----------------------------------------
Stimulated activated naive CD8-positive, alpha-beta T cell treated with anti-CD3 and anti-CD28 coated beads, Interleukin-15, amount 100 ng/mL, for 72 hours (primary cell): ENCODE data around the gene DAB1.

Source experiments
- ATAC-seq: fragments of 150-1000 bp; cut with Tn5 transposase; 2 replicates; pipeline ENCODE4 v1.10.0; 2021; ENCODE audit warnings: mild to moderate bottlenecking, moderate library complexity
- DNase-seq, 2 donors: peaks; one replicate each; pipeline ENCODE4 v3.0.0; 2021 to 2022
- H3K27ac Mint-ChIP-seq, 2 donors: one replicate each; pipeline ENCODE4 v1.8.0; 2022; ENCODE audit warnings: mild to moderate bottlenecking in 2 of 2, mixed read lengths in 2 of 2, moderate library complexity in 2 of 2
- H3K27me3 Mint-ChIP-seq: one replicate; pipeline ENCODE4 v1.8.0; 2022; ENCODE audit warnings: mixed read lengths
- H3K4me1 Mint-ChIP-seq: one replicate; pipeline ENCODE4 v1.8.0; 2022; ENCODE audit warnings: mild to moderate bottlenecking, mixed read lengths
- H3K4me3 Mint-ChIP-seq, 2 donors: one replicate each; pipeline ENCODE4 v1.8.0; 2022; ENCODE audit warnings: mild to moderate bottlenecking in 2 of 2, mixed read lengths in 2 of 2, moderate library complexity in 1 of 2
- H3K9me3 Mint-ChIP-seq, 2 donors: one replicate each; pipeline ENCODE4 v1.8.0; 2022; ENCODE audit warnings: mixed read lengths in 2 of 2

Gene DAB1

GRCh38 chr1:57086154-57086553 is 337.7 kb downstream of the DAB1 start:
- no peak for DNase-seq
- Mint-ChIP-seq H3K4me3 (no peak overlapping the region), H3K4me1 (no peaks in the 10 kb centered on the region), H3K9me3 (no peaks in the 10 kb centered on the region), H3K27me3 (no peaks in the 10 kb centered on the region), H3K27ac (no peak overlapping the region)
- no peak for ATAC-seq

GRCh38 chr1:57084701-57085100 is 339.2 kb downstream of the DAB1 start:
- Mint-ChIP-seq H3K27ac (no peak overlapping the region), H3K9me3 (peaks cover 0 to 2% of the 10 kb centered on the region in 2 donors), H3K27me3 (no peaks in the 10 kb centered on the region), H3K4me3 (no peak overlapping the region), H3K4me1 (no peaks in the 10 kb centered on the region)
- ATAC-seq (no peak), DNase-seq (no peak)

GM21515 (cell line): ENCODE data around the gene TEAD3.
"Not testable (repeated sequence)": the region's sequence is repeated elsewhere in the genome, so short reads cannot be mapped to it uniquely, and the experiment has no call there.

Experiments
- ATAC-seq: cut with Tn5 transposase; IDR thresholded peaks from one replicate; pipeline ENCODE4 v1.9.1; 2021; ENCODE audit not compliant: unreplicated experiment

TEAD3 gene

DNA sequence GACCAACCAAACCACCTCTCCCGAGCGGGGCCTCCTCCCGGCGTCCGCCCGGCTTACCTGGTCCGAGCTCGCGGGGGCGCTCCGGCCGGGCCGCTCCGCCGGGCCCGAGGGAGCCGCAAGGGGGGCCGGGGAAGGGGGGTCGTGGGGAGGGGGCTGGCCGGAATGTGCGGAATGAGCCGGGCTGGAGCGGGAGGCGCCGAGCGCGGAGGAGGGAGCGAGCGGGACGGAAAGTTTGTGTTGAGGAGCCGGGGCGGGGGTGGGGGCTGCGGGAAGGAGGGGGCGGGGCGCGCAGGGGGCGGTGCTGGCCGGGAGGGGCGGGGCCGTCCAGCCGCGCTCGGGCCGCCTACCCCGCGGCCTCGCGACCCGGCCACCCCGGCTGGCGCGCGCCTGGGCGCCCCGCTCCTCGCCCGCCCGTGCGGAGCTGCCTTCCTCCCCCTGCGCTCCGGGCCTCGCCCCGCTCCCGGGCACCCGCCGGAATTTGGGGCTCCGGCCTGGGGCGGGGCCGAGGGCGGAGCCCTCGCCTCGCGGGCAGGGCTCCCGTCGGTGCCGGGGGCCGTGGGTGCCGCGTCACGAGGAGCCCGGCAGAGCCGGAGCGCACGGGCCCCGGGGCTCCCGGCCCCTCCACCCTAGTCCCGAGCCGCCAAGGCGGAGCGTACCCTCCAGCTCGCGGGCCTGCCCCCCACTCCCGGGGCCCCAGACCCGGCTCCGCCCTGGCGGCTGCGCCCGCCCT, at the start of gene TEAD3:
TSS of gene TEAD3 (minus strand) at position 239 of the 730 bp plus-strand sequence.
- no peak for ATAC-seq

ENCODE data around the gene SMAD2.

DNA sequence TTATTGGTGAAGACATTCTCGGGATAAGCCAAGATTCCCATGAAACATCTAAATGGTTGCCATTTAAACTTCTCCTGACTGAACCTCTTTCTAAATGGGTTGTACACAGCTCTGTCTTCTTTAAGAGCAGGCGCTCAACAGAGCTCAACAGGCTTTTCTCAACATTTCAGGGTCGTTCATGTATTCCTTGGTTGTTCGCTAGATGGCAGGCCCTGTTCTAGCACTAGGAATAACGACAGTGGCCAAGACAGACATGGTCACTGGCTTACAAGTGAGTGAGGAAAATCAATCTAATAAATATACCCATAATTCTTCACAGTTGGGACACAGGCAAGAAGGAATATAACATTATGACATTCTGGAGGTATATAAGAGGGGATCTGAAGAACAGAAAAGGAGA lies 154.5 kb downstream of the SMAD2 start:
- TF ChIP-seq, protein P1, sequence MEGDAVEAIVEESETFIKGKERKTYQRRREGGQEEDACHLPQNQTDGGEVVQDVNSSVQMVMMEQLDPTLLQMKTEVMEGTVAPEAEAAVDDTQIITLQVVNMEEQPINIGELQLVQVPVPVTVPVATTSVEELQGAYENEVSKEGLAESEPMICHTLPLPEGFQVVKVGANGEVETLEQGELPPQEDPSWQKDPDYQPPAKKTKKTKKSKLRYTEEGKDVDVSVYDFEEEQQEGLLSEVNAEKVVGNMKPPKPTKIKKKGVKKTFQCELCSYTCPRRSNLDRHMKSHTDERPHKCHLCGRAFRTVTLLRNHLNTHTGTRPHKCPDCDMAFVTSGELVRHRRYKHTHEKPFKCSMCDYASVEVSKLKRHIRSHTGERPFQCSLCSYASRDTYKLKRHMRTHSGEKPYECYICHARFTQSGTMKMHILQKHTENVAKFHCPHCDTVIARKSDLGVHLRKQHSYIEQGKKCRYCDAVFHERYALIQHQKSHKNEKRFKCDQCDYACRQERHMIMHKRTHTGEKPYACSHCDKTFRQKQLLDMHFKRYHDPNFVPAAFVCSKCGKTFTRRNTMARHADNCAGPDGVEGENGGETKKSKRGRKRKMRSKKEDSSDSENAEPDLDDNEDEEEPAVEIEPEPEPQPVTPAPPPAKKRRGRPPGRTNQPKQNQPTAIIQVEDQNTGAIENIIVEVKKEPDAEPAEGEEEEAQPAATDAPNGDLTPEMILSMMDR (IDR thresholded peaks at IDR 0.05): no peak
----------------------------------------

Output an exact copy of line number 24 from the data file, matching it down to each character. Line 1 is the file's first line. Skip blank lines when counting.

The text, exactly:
TSS of gene TEAD3 (minus strand) at position 239 of the 730 bp plus-strand sequence.